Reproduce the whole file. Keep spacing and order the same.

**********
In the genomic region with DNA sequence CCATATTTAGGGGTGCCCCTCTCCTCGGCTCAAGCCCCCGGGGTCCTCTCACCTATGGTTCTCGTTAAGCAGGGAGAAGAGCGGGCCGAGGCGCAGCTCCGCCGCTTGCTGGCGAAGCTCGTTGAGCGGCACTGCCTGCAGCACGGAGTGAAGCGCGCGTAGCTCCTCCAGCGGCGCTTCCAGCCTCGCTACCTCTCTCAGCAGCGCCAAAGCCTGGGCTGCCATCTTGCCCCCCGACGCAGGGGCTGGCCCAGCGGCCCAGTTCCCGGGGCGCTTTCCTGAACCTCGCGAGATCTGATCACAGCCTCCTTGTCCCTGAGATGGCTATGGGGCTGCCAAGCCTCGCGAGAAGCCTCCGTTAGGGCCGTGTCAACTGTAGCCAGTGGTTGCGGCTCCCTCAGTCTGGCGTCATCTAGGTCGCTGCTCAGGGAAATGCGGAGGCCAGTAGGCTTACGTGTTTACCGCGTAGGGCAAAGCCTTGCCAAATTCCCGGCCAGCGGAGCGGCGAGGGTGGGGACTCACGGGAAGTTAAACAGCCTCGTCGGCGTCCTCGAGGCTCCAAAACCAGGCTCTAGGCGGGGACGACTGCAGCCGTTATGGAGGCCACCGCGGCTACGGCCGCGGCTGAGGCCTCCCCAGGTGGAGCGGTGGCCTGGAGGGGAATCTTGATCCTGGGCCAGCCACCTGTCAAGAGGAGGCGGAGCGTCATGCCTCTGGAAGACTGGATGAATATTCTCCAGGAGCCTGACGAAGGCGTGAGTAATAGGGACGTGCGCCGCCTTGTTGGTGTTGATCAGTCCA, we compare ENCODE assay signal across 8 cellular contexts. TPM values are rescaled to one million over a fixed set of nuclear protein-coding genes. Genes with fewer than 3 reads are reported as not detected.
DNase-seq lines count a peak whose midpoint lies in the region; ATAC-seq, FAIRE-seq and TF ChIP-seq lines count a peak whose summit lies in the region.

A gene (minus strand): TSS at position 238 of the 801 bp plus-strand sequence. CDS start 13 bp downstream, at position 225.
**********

In the genomic region with DNA sequence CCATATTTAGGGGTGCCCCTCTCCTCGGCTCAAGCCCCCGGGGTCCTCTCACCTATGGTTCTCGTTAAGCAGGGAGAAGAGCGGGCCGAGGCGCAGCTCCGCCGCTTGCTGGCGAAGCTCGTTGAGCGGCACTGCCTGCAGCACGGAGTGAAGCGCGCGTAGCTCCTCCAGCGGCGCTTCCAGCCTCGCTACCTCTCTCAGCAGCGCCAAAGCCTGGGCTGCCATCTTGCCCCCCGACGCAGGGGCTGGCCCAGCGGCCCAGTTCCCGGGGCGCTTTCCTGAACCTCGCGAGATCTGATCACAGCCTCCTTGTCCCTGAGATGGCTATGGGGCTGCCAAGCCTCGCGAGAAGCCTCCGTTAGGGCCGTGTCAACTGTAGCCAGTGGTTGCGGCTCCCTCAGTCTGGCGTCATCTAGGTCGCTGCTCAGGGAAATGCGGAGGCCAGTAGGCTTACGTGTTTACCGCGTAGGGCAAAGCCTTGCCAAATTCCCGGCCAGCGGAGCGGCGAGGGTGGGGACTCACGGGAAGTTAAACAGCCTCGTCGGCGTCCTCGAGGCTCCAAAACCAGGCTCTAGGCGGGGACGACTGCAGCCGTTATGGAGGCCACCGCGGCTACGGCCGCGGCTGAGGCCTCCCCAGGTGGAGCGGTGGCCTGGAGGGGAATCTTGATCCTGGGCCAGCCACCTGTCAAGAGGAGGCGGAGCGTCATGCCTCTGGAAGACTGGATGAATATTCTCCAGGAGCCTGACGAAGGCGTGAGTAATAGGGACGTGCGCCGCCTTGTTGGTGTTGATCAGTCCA, we compare ENCODE assay signal across 8 cellular contexts. TPM values are rescaled to one million over a fixed set of nuclear protein-coding genes. Genes with fewer than 3 reads are reported as not detected.
DNase-seq lines count a peak whose midpoint lies in the region; ATAC-seq, FAIRE-seq and TF ChIP-seq lines count a peak whose summit lies in the region.

A gene (minus strand): TSS at position 238 of the 801 bp plus-strand sequence. CDS start 13 bp downstream, at position 225.